Profiling Web Performance in Browser Dev Tools

Jesse Barkdoll
Updated: May 7, 2024 Published: March 25, 2024

Overview of the Performance Panel in Chromium-based Browsers

The performance tab gives us the ability to record and capture information about the performance when loading or running a page in the browser. We developers can use this in a variety of ways to diganose performance issues related to our apps, find expensive operations that are slowing our sites down, and get an overall picture of what improvements might benefit our front ends to give users a smoother experience.

Here are some example scenarios where you may want to use the Performance panel to diagnose an issue:

At first glance, there seems to be a lot going on within it, but it’s not as bad as it looks! The entire performance panel is organized into a series of horizontal tracks. We can parse through the tracks to focus on specific points of time in a recording.

Here are the different areas of the panel:

Header Bar

header bar

The header bar of the panel contains:

Timeline Track

timeline track

The very first track shows an overall graph of the activity during a recording. We can use the handles or simply click and drag to select a segment of the timeline to analyze it in more detail.

You can use the W, A, S, D keys to navigate the performance panel timeline.

Frames Track

frames track

Shows frames of the screen when something changes and the browser renders an update. You can find where frames drop and look into the surrounding factors to determine what is causing the performance to suffer.

Animations Track

animation track

For viewing simple analytics data related to animations performed on the page.

Main Track

main track

Displays activity that happens on the main thread. This is the central track and will likely be the track you spend the most time reviewing for typical use cases.

Bottom Panel

bottom panel

At the bottom (by default), you will see a few tabs that give you in-depth detail on whichever part of the recording you are currently analyzing.

An Example with RxJS

If you are interested in trying this out yourself, I have published an example project on GitHub using Vite and RxJS.

preview of example project Here we use RxJS observables to test multiple elements being updated by the browser every 1 millisecond.[1]

Here is the click event handler that is set up to trigger a rapid update of counter values for all 12 counter elements (marked with class "counter")

import { Subject, interval, takeUntil } from 'rxjs';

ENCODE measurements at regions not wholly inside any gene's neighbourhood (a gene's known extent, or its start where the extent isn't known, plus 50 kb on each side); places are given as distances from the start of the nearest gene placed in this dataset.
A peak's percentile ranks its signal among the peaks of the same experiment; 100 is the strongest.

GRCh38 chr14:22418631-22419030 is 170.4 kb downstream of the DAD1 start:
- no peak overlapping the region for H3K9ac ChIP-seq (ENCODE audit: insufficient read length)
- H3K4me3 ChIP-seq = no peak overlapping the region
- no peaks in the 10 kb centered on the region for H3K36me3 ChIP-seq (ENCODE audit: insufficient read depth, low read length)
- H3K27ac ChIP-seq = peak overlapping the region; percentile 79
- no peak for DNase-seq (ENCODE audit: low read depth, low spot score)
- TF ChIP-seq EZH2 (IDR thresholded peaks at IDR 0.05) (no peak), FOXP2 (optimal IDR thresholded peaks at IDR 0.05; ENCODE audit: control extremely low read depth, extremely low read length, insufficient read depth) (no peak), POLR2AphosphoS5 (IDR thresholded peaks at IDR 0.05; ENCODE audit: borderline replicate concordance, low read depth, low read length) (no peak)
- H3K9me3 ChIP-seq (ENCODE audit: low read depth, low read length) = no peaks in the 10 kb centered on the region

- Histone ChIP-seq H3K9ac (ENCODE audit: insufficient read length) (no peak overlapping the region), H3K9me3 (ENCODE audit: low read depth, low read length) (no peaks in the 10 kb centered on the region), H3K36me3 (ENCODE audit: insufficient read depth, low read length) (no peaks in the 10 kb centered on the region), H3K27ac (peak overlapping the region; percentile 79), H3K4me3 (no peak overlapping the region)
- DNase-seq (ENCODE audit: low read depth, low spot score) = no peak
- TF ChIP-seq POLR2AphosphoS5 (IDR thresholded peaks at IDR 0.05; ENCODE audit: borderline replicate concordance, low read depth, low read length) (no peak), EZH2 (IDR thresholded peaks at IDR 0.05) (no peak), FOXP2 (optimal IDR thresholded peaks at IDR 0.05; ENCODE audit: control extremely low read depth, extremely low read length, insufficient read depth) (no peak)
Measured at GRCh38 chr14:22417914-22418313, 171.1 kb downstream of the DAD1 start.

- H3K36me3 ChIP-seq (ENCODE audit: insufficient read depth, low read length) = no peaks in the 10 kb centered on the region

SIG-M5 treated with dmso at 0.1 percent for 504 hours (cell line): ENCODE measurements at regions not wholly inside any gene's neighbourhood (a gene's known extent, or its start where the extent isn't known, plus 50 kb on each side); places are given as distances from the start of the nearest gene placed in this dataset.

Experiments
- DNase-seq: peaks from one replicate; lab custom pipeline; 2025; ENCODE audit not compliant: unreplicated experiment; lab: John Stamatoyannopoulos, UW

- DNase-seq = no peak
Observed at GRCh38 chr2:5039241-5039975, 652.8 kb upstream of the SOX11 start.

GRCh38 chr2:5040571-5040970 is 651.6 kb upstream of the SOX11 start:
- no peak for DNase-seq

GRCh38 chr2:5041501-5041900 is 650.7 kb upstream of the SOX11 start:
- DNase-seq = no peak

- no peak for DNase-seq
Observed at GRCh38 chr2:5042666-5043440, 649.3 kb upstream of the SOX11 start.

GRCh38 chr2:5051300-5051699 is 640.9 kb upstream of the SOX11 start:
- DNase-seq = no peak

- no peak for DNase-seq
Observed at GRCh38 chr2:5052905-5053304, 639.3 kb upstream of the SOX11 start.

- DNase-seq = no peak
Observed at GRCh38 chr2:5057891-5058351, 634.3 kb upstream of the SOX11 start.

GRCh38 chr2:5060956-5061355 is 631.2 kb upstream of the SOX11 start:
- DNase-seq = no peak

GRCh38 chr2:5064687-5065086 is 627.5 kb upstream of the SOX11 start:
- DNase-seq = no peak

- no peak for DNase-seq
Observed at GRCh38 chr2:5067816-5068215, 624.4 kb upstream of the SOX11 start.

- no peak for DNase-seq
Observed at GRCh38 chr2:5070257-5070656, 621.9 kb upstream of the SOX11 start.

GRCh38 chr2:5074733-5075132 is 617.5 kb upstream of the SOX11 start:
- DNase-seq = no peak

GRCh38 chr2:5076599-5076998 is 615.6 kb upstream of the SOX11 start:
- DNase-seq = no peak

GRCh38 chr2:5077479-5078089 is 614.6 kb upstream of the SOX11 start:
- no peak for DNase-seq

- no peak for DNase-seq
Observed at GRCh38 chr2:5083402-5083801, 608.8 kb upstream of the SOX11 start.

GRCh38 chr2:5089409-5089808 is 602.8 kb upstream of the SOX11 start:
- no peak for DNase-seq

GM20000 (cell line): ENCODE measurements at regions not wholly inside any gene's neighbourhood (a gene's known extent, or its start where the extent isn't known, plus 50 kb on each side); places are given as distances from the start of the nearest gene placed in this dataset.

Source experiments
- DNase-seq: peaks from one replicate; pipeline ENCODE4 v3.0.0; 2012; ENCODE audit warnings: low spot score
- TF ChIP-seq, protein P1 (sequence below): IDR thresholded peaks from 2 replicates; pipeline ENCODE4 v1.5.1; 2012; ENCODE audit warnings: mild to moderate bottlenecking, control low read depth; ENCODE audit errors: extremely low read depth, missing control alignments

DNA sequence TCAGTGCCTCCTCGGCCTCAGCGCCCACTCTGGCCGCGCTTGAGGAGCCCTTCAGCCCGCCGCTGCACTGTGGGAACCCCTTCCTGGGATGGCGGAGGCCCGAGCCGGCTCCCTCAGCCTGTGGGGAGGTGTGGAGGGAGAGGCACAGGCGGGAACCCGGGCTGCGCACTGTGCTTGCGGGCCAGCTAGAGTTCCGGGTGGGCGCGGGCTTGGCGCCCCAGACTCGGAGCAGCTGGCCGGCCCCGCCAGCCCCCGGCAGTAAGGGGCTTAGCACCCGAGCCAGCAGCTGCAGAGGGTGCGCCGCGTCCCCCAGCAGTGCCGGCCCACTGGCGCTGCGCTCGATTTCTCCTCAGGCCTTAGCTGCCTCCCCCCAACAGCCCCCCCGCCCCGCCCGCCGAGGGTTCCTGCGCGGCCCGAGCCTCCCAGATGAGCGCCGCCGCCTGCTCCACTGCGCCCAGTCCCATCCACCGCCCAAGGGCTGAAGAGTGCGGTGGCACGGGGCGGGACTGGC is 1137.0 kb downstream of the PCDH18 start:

export const setUpPerfTest = (elm, counters) => {
  elm.innerHTML = 'Start';

  // 'Start' handler
  elm.addEventListener('click', () => {
    elm.innerHTML = 'Stop';
    const stop$ = new Subject();

    // Update all counters every 1 time unit (usually milliseconds)
        val => counters.forEach(
          ctr => ctr.innerHTML = val

    // 'Stop' handler
    elm.addEventListener('click', () => {

      // Reset 'Start' handler
      setUpPerfTest(elm, counters);

    }, { once: true });
  }, { once: true });

Recording a Profile

To record a profile, click record, activate page code to make the browser perform computations, and then stop the recording.

Analyzing a DOM Event

Below, we can see a small amount of information on our click event (Pointer event) and its timings when locating it on the Interactions track.

bottom panel summary tab

For more in-depth information, we can zoom into where activity picks up on the main thread (by using the Main track) and we locate the click handler function, which is defined anonymously in our main.js code above. We are able to see it under the label “(anonymous)”.

In Bottom Panel > Bottom Up or Bottom Panel > Event Log, we can see the entire call stack’s function cascade of how we get from Click event to our own code. Bottom up will show you from the top of the stack all the way to the origin of the execution cascade.

The Summary tab shows us information on the specific call like its total runtime, a distribution chart of the runtime between load time, self runtime, and runtime of child function calls.

bottom panel summary tab

Closing Thoughts

Although there is no specific performance bottleneck we need to diagnose here, I hope this overview of how the performance panel can prove useful for devs who need more insights on troubleshooting front end performance and render issues apps.